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Gratuitous story, if short of time skip first section:

It's not often nowadays that I go out to buy a suit. I have a number of them and rarely wear them (and then only one at a time). Well, to be honest, the food was so good during our vacation that I put on more weight than I would have liked. While I am working that off, it turns out I have a charity affair to go to and it became a necessity to pick up a new set of threads.

So I went off to Sym's, a place that I've used for decades to supply all my suits, tux's, sports jackets, shoes and so on for decades. To my chagrin it was closed. So I trekked across town, along the way noticing that Daffy's (where the middle class can buy clothes to dress like millionaires) is now shuttered. I hit T.J. Max and Century 21 (neither of which had much in my size that I liked). I hit the Men's Discount Warehouse who had a buy one, get one free on mediocre suits at $600 each (can't buy just the one I needed for less, so I moved on). Then I hit Macy's (a store I have not bought at in years as, compared to my usual sawdust joints, it had few redeeming characteristics). Well, they had a two for one sale, but (for $29 bucks more a suit) were willing to let me buy one at a bit more than half price and then let me use a 20% discount coupon.

Gist of post:

There have been a number of stores - Sym's, Daffy's, Lohmans, the small stores along NYC's Orchard Street come to mind but maybe T.J. Max and Marshals also fill the bill - that started out as single or two store enterprises depending on job lots, end of contract run overstock from garment district contractors, end of season left over stock at chain stores and so on for inventory. In their heyday, you could buy first quality, new designer label stuff at 25 cents on the dollar. Well three things happened. First, these stores became so popular that the second generation owners expanded to multiple larger locations requiring more inventory. Second, manufacturing moved to Asia and any contractor overstock never reached our shores. Thirdly, after the 2001 recession, our chain stores became skittish about ordering too much product and during the 2008/9 depression they became downright miserly to prevent the problems of the previous recession. This meant that the source of low cost supply dried up (Old Mrs. Lohman used to buy inventory for cash by the pound in the garment center at the end of a season).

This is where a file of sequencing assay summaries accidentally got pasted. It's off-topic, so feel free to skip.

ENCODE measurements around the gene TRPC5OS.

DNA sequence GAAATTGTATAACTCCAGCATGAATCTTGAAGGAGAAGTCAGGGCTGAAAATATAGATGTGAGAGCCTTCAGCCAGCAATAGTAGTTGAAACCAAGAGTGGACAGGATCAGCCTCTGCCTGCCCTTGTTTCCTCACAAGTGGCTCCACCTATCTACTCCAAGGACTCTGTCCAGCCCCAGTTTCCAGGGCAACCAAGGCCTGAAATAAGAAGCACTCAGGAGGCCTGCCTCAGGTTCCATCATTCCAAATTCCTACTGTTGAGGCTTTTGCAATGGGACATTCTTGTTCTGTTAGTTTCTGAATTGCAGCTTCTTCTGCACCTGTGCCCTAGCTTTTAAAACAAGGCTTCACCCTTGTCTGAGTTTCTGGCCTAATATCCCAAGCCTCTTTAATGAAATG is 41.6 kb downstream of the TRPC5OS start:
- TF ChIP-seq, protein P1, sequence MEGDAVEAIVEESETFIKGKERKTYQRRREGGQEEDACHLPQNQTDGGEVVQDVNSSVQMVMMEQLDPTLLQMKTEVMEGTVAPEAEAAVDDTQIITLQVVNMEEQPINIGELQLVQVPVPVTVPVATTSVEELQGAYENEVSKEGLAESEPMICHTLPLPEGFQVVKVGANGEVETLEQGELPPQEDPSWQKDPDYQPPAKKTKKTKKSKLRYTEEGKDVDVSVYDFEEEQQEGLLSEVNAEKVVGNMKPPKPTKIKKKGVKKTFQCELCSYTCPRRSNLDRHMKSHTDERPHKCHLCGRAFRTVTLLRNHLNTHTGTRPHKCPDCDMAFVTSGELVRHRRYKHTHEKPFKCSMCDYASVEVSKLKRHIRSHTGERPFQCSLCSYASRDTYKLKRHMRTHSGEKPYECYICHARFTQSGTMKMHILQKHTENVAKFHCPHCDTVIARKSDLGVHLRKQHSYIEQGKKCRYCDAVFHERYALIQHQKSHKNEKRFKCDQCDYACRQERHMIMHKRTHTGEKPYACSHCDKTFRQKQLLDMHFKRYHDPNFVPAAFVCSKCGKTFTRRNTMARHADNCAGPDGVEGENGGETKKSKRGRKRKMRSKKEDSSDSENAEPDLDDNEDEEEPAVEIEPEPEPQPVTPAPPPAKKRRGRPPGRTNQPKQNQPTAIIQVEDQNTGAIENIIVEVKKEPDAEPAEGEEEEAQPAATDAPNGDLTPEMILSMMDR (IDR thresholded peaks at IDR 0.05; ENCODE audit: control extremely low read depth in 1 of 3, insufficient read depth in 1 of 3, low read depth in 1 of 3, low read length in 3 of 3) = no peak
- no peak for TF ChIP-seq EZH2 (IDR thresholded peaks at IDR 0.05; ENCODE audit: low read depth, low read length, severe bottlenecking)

So these stores were forced to buy from the same sources as outfits like Federated without the quantity clout and then sell to customers who were only shopping at their establishments because of low price point. Sym's and Daffy's (and a few years ago an independent outfit called Fortunoff's) have recently bit the dust. Lohman's is probably not far behind and T.J. Max/Marshal's is also losing its efficacy.

The modern alternative seems to be the ubiquitous outlet mall. Originally these were company run stores at factory locations but now form a pretty standard retail environment where low prices are generally justified by a quality of goods a notch lower in quality than found in more "traditional" retail stores.

While there is no free lunch, there has in the past been ways to obtain the same platter for a lower cost. This alternative to the big box store is rapidly becoming a thing of the past as the ability to maintain that business model rapidly disappears.

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